I'm looking to find the first 2 purchases for every customer.

I have a table that looks something like this:


With columns:


There are many millions of rows in this table and I'm trying to look for an efficient way to grab the first two earliest records for each customer, so that I get a result set that looks something like this:


I'm at a loss on how to do this efficiently.

  • 2
    order_id can't be in your result set... either it's customer_email, order_id1, order_id2 or customer_email, purchase_date1, purchase_date2. – Colin 't Hart Jun 28 '18 at 9:40
  • @Colin'tHart - to be more specific, data that's consistent for all rows for a customer, or that ultimately comes from a customer table, can be shown once for the top two orders; information that can be different from one order to another should be shown explicitly for the two orders. order_id will be different for the first two orders, so you (logically) should show the order_id for each order. Now, purchase_date could actually be the same for the top two orders, but it could be different, so you should show both purchase dates as well. ... – RDFozz Jun 28 '18 at 16:51
  • ... For that matter, we're assuming that customer_email uniquely identifies a specific customer; perhaps a customer may specify a different email for two orders, but still be recognized as the same customer. TL;DR: customer_email,order_id1,purchase_date,order_id2,purchase_date2 might well be valid, as well - you aren't limited to just one field from the unique elements of order – RDFozz Jun 28 '18 at 16:54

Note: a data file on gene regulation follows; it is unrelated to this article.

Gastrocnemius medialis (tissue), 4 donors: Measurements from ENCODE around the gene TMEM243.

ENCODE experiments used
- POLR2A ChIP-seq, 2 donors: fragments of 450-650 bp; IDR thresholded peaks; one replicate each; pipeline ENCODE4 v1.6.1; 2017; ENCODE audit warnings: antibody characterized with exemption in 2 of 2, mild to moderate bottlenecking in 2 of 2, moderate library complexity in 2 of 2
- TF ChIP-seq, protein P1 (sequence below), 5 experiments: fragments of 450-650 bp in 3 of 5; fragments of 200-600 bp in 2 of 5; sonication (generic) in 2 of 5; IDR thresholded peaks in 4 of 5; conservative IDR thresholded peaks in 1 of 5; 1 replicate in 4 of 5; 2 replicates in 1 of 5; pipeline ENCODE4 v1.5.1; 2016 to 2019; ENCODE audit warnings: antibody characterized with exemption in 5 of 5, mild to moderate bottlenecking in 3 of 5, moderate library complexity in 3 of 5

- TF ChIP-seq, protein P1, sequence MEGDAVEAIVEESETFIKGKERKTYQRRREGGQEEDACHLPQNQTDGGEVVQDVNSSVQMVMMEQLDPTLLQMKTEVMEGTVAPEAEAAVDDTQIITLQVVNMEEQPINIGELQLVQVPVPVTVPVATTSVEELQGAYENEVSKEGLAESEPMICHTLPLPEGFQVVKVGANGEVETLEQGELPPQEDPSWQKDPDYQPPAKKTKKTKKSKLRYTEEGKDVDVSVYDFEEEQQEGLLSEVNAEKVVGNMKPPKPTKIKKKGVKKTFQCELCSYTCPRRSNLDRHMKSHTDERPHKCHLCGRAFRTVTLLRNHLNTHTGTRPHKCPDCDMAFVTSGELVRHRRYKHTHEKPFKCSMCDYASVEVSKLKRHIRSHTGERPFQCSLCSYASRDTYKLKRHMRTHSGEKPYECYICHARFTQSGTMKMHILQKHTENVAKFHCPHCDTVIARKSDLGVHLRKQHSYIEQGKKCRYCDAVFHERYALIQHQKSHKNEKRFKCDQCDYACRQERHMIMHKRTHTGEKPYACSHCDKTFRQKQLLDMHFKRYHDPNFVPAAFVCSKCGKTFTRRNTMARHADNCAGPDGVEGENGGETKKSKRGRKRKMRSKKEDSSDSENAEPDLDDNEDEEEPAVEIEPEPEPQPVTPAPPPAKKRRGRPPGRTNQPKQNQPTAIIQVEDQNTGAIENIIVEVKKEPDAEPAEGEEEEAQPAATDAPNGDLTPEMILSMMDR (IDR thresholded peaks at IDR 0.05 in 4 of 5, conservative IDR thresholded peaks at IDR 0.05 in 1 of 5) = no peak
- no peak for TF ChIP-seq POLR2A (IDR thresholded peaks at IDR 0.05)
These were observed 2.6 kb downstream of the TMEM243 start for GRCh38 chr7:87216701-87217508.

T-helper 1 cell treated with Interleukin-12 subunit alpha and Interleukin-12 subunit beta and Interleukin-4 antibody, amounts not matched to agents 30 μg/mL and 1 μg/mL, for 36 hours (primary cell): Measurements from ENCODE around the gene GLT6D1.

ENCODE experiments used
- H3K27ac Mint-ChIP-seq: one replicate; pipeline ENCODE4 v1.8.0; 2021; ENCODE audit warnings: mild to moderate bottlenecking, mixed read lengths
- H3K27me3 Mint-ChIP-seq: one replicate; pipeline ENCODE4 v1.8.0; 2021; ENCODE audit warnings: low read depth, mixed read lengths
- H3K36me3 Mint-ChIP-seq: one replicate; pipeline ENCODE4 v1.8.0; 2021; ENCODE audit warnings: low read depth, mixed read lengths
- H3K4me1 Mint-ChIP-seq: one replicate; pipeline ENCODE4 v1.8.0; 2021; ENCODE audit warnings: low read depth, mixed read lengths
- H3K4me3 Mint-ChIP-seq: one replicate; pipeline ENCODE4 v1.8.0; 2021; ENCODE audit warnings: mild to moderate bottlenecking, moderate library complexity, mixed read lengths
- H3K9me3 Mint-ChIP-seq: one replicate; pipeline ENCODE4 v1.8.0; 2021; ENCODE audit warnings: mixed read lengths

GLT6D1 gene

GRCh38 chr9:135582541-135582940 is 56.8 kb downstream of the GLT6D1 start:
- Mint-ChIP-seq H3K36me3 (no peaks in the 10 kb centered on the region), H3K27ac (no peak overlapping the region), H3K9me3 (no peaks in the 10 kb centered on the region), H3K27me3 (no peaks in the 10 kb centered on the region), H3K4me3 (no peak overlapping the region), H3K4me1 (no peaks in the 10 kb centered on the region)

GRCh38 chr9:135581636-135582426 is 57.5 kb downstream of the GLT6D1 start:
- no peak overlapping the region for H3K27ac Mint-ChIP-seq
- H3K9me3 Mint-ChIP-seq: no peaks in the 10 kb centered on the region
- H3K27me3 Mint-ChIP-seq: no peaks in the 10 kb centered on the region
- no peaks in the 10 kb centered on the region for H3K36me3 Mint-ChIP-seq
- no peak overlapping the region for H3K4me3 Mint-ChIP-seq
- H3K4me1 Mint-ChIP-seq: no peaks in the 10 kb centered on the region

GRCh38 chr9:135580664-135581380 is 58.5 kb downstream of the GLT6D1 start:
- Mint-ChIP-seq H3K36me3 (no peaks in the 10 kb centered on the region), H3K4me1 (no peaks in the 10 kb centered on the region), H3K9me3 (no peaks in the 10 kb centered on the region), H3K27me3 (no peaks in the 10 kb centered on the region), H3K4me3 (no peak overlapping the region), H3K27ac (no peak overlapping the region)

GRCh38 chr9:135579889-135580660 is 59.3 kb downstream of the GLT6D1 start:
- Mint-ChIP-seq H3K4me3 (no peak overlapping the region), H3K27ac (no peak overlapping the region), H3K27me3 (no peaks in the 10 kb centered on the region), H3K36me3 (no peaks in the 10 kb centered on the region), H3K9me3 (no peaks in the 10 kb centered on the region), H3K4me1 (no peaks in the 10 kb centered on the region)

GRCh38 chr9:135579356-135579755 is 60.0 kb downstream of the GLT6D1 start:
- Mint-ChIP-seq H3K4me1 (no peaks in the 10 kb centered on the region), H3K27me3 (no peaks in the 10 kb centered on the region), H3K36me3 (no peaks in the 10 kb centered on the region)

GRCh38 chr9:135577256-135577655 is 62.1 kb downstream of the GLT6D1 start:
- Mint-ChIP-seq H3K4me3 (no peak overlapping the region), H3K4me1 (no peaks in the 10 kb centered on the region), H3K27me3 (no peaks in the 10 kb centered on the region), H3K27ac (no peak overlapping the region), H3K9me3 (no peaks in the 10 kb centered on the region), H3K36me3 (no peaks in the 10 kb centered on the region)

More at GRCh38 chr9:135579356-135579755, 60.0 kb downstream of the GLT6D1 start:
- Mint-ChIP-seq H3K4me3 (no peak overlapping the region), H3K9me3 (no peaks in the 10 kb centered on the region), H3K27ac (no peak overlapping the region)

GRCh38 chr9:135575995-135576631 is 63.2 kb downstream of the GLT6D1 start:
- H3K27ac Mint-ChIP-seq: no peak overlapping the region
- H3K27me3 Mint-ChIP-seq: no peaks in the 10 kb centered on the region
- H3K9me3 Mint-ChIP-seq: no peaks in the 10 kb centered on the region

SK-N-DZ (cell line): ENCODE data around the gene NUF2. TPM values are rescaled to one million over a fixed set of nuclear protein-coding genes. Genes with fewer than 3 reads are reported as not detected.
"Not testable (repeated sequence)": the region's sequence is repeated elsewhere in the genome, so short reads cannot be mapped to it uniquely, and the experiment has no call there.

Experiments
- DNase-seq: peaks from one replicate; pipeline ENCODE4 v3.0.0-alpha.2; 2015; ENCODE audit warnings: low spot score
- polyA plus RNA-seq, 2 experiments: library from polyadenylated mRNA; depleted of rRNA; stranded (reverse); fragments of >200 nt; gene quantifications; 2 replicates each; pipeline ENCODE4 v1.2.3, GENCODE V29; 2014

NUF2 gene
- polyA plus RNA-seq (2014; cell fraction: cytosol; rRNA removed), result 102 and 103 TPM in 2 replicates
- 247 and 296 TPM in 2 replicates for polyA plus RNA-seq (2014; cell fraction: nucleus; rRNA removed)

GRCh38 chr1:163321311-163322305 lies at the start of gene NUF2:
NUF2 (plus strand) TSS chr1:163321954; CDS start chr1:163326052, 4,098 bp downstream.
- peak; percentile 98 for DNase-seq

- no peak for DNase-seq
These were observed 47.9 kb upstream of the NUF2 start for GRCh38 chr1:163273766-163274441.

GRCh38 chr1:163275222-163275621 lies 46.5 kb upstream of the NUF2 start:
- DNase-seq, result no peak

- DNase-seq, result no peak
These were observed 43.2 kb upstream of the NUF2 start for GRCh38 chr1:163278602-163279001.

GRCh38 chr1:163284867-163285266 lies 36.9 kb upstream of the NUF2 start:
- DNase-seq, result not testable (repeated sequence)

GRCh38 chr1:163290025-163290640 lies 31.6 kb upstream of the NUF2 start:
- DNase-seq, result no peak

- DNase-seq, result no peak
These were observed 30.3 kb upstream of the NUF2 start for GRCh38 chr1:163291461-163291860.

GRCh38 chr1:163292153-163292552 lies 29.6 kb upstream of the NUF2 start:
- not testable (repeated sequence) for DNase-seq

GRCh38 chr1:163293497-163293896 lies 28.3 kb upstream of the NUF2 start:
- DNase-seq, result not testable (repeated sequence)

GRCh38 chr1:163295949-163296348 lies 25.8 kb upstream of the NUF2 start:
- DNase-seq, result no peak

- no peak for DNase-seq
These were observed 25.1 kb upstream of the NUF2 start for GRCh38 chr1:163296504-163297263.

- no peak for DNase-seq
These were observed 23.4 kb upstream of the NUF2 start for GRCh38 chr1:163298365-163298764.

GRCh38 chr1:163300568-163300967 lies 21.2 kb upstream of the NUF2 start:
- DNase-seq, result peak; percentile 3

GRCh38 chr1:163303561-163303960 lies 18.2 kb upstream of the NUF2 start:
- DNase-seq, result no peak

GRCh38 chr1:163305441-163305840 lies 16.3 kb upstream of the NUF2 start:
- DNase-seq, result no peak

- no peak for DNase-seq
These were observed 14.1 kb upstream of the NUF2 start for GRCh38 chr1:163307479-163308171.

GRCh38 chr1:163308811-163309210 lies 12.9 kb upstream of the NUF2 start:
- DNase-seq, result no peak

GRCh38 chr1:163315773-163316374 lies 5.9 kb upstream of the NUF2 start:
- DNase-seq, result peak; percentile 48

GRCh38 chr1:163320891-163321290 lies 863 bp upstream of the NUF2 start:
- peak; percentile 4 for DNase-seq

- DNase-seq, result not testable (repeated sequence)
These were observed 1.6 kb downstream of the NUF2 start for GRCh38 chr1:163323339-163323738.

Assuming a separate customers table, and a compound index on orders(customer_email, purchase_date), something like this will do it:

    select order_id
    from orders
    where customer_email = c.customer_email
    order by purchase_date
    limit 2
  ) as order_ids
from customers c;

Using a window function might be an option:

select * from (
  select customer_email, purchase_date, order_id, 
         row_number() over (partition by customer_email order by purchase_date) rn
  from orders
) t where rn < 3
  • Is Postgres smart enough not to calculate row_numbers for all orders, and to use an index to do so? At least with correlated subquery with limit, I have gotten it to only "walk the index" for the first rows for each customer. See dba.stackexchange.com/questions/51895/… – Colin 't Hart Jun 28 '18 at 12:43

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